The Elephant In The Room – Consolidation

March 9, 2017

In the February/March issue of Automatic Merchandiser, due to hit your mailboxes in the coming weeks, there is a distinct news trend. Reports of acquisitions and mergers hit an all time high since I have been putting together the top news for the magazine. We always talked about the vending industry being saturated, so consolidation is not that surprising. Large and very large vending companies that grow organically and by acquisition report better numbers since vending is predominantly a low margin, high volume business. However, what is driving such a large number of sales right now?  

Consolidation drivers 

Some of the reasons that I have read lead to rampant times of consolidation are relevant to this industry. Some operations are using acquisitions to purchase market share, expand their geographic area and anticipate the economics of scale from fewer operations. However, consolidation is also simply part of businesses.  The Harvard Business Review writes that there is a four stage consolidation curve that has historically taken 25 years to move through. For our industry that would be the companies started in 1992, but there are many, much older companies therefore vending is clearly in Stage 4 : Balance and Alliance. Companies form alliances (and acquisitions) because growth is more challenging. Operations spin off into new segments in order to grow as the core of their business is mature. The latest spin off in our industry is no doubt technology, specifically micro markets.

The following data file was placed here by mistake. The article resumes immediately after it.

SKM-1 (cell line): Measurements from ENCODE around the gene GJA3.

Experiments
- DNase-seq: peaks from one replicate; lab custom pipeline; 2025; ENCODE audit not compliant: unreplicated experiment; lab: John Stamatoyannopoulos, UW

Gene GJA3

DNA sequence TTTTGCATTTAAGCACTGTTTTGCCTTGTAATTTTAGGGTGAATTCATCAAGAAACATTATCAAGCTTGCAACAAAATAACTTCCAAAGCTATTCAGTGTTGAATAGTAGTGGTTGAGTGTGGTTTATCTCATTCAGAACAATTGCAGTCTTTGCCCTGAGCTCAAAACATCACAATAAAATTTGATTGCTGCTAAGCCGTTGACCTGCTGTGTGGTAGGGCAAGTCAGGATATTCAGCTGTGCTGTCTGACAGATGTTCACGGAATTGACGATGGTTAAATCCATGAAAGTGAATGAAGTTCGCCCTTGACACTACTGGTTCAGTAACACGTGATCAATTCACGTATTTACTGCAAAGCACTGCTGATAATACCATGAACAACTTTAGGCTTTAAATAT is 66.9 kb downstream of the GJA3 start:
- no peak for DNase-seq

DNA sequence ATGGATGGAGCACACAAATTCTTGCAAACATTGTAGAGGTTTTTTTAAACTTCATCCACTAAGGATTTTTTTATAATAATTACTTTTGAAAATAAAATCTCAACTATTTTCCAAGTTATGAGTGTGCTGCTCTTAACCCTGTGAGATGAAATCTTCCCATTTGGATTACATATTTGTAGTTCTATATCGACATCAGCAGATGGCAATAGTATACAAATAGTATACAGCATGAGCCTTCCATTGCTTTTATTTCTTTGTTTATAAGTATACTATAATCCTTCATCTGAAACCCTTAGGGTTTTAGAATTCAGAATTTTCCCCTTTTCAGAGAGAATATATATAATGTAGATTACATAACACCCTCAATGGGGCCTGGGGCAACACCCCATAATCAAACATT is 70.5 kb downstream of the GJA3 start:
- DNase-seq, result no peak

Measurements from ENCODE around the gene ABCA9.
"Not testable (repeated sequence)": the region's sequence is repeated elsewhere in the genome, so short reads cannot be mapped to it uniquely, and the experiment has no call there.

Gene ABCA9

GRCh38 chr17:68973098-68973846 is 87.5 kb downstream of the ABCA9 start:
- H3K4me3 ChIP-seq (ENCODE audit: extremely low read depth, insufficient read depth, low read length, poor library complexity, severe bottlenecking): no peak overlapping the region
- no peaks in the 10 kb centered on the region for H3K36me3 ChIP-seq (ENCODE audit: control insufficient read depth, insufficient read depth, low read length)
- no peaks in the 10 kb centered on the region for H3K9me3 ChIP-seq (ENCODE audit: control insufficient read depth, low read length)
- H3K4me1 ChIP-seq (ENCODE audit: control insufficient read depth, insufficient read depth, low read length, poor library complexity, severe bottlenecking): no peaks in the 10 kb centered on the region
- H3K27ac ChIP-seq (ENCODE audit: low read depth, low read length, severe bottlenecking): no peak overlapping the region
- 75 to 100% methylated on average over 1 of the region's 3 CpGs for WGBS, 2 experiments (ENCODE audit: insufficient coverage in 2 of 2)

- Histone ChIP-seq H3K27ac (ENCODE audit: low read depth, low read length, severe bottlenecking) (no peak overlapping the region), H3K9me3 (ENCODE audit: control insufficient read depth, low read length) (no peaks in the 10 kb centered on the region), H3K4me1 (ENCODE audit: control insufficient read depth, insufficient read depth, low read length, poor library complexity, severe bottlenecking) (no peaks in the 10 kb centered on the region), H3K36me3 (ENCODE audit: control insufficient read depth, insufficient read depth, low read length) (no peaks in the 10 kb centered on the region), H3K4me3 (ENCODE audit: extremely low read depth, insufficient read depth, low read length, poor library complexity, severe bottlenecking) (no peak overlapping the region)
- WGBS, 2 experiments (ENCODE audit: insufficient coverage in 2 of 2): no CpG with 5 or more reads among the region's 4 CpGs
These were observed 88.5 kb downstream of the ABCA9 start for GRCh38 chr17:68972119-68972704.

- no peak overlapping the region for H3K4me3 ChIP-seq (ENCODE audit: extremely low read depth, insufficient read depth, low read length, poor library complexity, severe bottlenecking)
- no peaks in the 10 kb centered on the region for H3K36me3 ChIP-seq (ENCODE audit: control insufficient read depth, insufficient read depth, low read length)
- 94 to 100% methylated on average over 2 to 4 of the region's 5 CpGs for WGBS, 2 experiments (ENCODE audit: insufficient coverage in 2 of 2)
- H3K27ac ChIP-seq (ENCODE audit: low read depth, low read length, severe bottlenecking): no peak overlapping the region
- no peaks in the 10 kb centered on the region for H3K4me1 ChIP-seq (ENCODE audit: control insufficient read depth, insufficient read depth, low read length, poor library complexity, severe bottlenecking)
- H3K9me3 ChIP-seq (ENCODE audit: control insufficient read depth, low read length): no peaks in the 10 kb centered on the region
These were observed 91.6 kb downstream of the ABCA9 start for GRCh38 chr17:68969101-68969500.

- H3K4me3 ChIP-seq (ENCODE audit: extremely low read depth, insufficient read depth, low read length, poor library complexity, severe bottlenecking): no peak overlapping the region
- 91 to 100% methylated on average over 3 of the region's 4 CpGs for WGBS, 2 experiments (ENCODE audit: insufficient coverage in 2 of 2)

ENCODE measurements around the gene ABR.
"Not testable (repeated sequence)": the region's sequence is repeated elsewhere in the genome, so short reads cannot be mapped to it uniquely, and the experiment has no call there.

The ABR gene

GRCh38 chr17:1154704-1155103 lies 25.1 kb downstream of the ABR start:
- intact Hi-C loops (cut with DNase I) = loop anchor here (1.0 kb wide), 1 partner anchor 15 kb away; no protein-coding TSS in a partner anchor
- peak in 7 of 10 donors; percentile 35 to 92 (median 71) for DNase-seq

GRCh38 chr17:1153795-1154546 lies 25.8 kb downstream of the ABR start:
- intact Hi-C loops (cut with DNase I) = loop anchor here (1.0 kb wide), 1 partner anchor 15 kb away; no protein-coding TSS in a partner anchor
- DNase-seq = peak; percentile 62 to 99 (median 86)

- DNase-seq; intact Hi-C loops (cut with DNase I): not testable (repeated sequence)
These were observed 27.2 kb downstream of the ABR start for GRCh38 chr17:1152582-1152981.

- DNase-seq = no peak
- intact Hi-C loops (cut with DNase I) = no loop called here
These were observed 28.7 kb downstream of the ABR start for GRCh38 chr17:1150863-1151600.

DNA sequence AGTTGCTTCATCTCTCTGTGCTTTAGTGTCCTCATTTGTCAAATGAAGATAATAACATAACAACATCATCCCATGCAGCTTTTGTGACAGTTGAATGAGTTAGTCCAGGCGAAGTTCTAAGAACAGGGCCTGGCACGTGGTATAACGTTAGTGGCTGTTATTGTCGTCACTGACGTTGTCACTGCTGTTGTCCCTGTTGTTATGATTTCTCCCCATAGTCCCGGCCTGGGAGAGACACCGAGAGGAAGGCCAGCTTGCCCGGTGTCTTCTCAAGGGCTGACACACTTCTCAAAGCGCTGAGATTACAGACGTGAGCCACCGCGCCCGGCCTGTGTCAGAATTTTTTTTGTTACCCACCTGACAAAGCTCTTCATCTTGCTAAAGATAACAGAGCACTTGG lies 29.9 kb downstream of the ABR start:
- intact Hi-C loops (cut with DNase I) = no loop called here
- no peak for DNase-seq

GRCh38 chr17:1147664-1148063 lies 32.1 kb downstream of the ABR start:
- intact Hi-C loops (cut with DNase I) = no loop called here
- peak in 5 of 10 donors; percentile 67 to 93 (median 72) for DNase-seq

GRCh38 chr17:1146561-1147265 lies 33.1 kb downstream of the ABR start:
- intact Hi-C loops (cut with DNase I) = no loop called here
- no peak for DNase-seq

Impact of technology 

I would argue that micro markets have probably had the largest impact on consolidation, but not because of the kiosks themselves, but because of what they revealed about data and merchandising. It has opened the eyes of many operators. There is now a bigger push towards prekitting, vending management systems, warehouse efficiencies and telemetry because vending operators see how it benefits the micro market revenues. They see too how this would be beneficial in vending. However, that understand then creates a divide.  

On the one side, you have operators who are ready to investigate and invest in bringing these technologies on board. They are ready to grow and become more efficient. They merge with other operations to gain buying power when dealing with suppliers and manufacturers. These companies likely want to gain scale, more customers and access to more investment capital that can be used for hardware and software.  

On the flip side are the operators who see the road ahead and feel...tired. They don't want to invest in the technology, new segments, increasing product SKUs and specialty coffee machines that will drive the future of our industry. These people are just hanging on, and many prefer to sell. These are likely the operators who don't have a family member ready to take over the business either, which generally brings energy and enthusiasm into an organization, as well as the latest technology.   

From what I see about industry cycles, consolidation happens in nearly every stage. I would argue that vending is certainly a mature industry, but with the new technology and service abilities of office coffee service and micro markets, there's some launching into a developing industry that is making its way through the curve. I don't think mergers and acquisitions will be ending anytime soon.

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